Many parents let their kids graze on items, such as crackers or cookies, in the grocery store and pay for them at the check-out stand. After all, it keeps your child happy while you shop – and you are not stealing because you are paying for the item, even if it is partially eaten, right? This mom found out that grocery stores may not see it the same way.
I usually bring snacks with me to the grocery store for my 3-year-old to munch on. However, during this grocery shopping trip, he really wanted the goldfish staring at him from the top of the pile of groceries in the cart. I thought there would be no harm in letting him eat some of the crackers while I shopped. After all, I had the container and I would definitely pay for it while ringing up the rest of my groceries.
It wasn’t until the checkout guy at my local Safeway made an extremely rude comment to me while ringing up the opened box of crackers that I began to think about this practice.
Much ado about nothing?
While I didn’t appreciate the unprofessional way in which this store employee acted (a simple, “Hey, our policy is we don’t allow food to be opened until purchased,” would have sufficed), I wondered if this was a matter of me breaking grocery store etiquette — or had I unintentionally broken a law? Or was this employee (who doesn’t have kids, by the way) making a big deal out of nothing?
I have seen many parents in grocery stores do the same thing, and I’m sure most of them pay for opened items at the checkout stand. It seems that many grocery stores may frown upon the practice, but I have not heard of them prosecuting unless someone actually eats the products and leaves the store without paying, which (hopefully!) most parents would not do.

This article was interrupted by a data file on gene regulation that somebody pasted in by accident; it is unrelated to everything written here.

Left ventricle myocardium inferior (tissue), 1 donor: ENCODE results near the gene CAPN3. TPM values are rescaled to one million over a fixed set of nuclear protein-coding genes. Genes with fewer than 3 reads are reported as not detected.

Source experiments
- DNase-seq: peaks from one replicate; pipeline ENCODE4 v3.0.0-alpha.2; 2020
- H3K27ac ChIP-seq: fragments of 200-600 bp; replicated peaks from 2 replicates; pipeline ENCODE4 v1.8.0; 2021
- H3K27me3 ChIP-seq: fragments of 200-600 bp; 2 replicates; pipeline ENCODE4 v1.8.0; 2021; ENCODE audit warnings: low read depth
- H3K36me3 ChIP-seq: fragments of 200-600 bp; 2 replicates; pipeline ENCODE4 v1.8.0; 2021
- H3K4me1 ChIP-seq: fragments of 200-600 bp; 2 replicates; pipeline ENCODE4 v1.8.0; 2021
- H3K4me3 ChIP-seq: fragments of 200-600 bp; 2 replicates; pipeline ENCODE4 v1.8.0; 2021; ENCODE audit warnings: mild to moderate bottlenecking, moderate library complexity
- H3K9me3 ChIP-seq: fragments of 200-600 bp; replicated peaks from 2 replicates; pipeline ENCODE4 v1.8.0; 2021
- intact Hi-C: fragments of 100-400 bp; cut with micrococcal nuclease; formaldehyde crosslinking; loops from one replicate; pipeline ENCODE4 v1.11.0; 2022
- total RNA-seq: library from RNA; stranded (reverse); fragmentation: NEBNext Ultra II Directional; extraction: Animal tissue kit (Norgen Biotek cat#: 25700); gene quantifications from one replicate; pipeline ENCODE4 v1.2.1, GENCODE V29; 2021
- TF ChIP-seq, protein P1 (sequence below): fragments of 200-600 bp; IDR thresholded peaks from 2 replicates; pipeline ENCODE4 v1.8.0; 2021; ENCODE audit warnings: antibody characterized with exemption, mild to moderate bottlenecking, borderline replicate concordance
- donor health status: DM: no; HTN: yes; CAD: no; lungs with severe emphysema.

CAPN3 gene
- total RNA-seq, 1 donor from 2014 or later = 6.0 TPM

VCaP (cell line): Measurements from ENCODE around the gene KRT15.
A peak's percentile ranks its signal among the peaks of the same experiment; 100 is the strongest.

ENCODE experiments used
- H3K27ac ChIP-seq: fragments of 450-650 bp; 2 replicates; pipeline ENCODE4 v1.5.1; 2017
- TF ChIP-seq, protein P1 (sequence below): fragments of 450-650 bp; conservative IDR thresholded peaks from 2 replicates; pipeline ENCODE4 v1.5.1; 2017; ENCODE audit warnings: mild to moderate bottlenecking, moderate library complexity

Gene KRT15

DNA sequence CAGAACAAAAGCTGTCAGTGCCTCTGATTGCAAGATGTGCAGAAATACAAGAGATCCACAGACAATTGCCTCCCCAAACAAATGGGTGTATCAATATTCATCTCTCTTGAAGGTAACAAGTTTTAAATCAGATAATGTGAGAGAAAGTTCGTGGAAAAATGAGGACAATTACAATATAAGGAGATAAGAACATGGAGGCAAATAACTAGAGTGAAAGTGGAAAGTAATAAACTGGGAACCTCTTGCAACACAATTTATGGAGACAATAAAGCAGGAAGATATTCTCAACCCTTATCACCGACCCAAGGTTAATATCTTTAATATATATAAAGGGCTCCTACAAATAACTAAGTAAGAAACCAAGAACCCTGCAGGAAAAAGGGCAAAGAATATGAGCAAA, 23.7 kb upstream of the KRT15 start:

Grocery store etiquette
Some parents argue that letting your children eat food before it is paid for teaches them that rules don’t apply to them or that they can get what they want simply by whining or crying. This is a point to consider. However, in the heat of the moment when your kid is screaming and people are glaring – it can be tough to enforce.
I can understand that grocery stores may find it hard to draw the line as to what is allowed and what is not allowed. If grocery stores allow this to slide with certain items, such as crackers or cookies, how do they feel about produce, when the items need to be weighed? Letting your child nosh on an apple may sound like a good and healthy choice at the time, but what is the protocol once you hit the check-out stand? You could weigh another apple and use that weight for payment, but is that kosher?
I know my next shopping trip I plan to arm myself with plenty of snacks from home, an emergency stash of suckers and a handheld game device — and will try to get in the rude employee’s checkout line when my son is throwing a fit. Just kidding! (No, I’m not.)